The Giants started out their game against the Houston Texans slowly. They moved the ball down the field, and held the Texans offense in check, but could seem to get out of their own way. Then the Giants won their critical match-up against themselves and played a clean game to come away with a convincing win.
So, what match-up do the Giants have to win to win Thursday's game against the Washington Redskins? In my view they have to win the battle in the trenches. While that's true on both sides of the ball, I want to focus on the Giants' defensive line.
Coming in to the 2014 season there were a few questions on the defensive line. Could Jason Pierre-Paul return to his 2011-2012 form following a largely lost 2013? Could Johnathan Hankins build on some solid play in 2013 to replace the loss of Linval Joseph to free agency? Could Robert Ayers replace Justin Tuck? Would DaMontre Moore continue to grow and develop?
So far, those answers have been decidedly positive. JPP appears to be back to his "old" self and has been a force this season. Hankins has been half man, half monster ... A "Manster" if you will. He has turned into one of the best two-way defensive tackles in the league. Ayers has been a very pleasant surprise as a free agent, playing with power and discipline in the run game, and been a very efficient pass rusher. And finally, while Moore still has bouts of youthful enthusiasm, he is also giving fans good reason to want to see a growing role for him.
Jason Pierre-Paul vs. Trent Williams
This is the marquee match-up between the two lines. Trent Williams is without a doubt the best player on the Washington line, and one of the best left tackles in the NFL. He's very similar to the Giants' Will Beatty as a left tackle who is a great pass protector as well as a good run blocker. Those guys are pretty rare.
JPP is a rare breed for his position himself. Historically, most defensive ends who play the right side are the pass rush specialists. Pierre-Paul isn't just a pass rusher, though, he is also one of the best defensive ends in the league against the run. What has changed this year -- other than a return to health -- is that JPP is no longer just relying on instincts and athleticism, he has raised his football IQ and is playing with awareness. He is recognizing throwing lanes and getting his hands up, and is recognizing play fakes and screens.
The match-up between Williams and JPP should be one of the "must watch" battles Thursday night
Mathias Kiwanuka, Robert Ayers, DaMontre Moore vs. Tyler Polumbus
No, the Giants won't be triple-teaming Polumbus. However, considering how the Giants rotate their defensive line, all three of those defensive ends could be lining up over Polumbus at some point during the game. Polumbus is having an underwhelming season so far this year, and is currently the lowest-ranked member of either offensive line by Pro Football Focus
All three of the Giants defensive linemen are coming off strong performances. Kiwanuka has been the target of many fans' ire this year and last. Last week, however, Kiwi put forth a complete game, playing well in run defense and rushing the passer. Ayers is quietly looking like one of the best defensive ends in football. Despite coming in with the reputation of a run-stuffing specialist, Ayers is becoming one of the most efficient pass rushers in the league, averaging a pressure every six snaps. Moore has been quietly generating pressure as well, but really flashed his rushing ability with a blocked punt against the Texans.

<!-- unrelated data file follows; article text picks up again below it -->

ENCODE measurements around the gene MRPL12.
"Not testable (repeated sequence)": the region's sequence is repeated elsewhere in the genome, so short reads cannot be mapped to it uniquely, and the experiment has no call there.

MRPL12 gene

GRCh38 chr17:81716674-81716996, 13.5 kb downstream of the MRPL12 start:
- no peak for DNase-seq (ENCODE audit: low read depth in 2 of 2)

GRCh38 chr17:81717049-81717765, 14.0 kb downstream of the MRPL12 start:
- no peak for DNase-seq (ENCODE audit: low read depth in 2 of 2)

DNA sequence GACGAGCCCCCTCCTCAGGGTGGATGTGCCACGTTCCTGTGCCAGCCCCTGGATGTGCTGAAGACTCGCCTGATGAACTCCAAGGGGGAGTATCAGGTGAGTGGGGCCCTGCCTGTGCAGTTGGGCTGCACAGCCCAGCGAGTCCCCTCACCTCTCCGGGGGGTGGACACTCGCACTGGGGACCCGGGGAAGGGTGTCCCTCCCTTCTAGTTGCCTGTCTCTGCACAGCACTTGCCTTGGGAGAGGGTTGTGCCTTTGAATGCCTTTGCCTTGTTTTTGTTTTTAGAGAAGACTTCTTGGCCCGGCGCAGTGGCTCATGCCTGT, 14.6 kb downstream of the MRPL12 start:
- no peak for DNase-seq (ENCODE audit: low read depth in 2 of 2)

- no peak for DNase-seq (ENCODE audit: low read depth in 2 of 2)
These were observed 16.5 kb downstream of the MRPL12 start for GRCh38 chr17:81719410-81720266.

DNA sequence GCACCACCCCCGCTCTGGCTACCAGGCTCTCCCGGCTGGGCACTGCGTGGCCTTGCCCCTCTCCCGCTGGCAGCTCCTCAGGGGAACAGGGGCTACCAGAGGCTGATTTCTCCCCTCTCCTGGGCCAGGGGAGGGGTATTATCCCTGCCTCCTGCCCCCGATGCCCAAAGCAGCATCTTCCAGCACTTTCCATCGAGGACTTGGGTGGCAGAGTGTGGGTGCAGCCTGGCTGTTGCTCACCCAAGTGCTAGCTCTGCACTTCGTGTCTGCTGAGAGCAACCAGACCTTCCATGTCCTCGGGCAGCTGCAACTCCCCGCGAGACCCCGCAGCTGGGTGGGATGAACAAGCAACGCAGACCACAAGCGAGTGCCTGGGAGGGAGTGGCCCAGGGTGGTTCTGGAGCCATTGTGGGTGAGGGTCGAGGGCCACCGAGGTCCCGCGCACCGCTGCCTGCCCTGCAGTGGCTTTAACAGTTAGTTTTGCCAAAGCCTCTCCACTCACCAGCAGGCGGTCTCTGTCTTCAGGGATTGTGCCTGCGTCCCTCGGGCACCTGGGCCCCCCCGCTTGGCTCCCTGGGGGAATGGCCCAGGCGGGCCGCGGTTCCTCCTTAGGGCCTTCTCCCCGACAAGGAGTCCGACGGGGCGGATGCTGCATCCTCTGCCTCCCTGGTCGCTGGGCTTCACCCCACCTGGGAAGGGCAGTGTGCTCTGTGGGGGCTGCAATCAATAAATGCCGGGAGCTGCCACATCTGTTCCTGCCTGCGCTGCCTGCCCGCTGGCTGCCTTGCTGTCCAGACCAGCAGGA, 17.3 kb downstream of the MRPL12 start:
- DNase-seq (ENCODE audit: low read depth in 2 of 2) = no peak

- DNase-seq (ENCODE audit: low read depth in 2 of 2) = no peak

While the battle over on the other side might be better to watch, if it winds up being a draw, the match-up between Polumbus and the Giants platoon of DEs might have a huge impact on the game.
Shawn Lauvao (LG), Kory Lichtensteiger (C), Chris Chester (RG) vs. Johnathan Hankins, Cullen Jenkins, Mike Patterson
On the depth chart, Hankins is listed as the starting right defensive tackle, while Jenkins is listed as the starter on the left side. That would, theoretically, line them up with Lauvao and Chester respectively, with Chester likely lending a double team where the play dictates.
In practice, the Giants like to move their defensive tackles around and keep up a healthy rotation to keep them fresh throughout the game. Likewise, they also routinely line up four defensive ends, so the guards and center will also need to prepare for the addition of Ayers and Kiwanuka to the mix.
In base sets, the double team will likely be commanded by Hankins, who's combination of power and quickness has proved to be difficult for any offensive lineman to handle by himself.
There are going to be a lot of match-ups to watch this game. As we saw Sunday, Kirk Cousins and the Washington offense can put points on the board. And while I very well could have listed the match-up between the Garcon, Jackson, and company against the Giants' secondary, I decided to get back to basics. Stop the run, rush the passer. If Alfred Morris and Roy Helu can be kept in check, that should allow the Giants' pass rushers to get after Kirk Cousins, and force rushed throws and help to keep the pressure off the secondary.
If the Giants can win the battle in the trenches, their path to victory gets a lot smoother.